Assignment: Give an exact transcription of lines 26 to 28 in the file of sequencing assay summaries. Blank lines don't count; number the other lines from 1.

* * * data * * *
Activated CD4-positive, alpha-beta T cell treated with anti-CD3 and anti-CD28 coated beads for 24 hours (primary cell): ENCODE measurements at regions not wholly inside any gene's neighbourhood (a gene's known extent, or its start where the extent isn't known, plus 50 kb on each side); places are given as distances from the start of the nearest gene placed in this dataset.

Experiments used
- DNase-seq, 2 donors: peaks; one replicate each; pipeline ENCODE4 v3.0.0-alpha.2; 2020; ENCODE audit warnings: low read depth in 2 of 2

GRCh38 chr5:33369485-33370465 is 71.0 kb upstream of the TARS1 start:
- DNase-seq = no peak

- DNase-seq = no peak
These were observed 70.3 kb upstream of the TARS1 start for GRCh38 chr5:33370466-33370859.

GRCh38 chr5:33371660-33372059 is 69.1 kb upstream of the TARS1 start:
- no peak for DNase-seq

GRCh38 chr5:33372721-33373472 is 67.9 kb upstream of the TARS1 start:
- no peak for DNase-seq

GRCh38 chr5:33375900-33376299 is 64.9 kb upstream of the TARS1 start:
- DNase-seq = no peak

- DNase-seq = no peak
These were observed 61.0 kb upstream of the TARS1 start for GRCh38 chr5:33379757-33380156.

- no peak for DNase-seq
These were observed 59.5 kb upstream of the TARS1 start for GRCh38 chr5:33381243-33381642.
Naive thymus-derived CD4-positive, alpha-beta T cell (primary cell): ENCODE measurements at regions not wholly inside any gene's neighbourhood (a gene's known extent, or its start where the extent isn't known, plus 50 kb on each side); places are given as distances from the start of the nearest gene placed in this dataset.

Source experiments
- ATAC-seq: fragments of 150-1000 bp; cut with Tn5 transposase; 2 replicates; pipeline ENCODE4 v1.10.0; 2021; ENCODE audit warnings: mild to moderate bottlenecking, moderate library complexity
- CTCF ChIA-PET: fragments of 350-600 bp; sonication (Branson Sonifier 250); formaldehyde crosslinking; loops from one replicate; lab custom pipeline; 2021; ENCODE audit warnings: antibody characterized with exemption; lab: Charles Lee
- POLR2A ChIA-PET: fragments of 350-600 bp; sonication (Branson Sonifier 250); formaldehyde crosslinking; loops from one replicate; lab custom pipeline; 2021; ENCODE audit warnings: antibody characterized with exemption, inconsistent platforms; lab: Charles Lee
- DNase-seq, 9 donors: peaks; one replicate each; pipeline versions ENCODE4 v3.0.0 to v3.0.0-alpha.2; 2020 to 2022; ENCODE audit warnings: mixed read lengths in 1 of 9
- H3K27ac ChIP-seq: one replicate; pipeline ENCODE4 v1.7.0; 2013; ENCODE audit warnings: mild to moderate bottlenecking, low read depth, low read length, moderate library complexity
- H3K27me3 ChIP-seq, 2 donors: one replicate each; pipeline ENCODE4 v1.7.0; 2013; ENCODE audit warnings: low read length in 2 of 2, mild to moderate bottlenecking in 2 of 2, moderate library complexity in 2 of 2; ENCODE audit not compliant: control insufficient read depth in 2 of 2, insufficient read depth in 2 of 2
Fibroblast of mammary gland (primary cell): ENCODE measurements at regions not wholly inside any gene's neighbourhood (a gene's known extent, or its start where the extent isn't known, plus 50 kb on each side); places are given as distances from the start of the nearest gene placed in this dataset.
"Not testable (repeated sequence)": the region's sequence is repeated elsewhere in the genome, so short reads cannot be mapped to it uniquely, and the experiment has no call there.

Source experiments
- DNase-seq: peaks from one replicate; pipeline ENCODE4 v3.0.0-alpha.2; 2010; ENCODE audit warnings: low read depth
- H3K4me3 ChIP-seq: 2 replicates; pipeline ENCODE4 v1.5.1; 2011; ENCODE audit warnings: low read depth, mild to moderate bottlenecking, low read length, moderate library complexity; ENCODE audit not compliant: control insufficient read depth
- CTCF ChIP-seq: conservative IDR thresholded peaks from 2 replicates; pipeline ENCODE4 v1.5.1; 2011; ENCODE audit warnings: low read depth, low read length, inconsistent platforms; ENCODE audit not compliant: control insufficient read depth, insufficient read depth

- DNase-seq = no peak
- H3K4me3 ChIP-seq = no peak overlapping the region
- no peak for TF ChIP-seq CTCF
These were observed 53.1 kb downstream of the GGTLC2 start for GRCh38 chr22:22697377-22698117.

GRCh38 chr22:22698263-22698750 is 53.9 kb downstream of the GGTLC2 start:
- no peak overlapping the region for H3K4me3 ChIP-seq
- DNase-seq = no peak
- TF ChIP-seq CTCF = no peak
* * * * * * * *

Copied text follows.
Fibroblast of mammary gland (primary cell): ENCODE measurements at regions not wholly inside any gene's neighbourhood (a gene's known extent, or its start where the extent isn't known, plus 50 kb on each side); places are given as distances from the start of the nearest gene placed in this dataset.
"Not testable (repeated sequence)": the region's sequence is repeated elsewhere in the genome, so short reads cannot be mapped to it uniquely, and the experiment has no call there.

Source experiments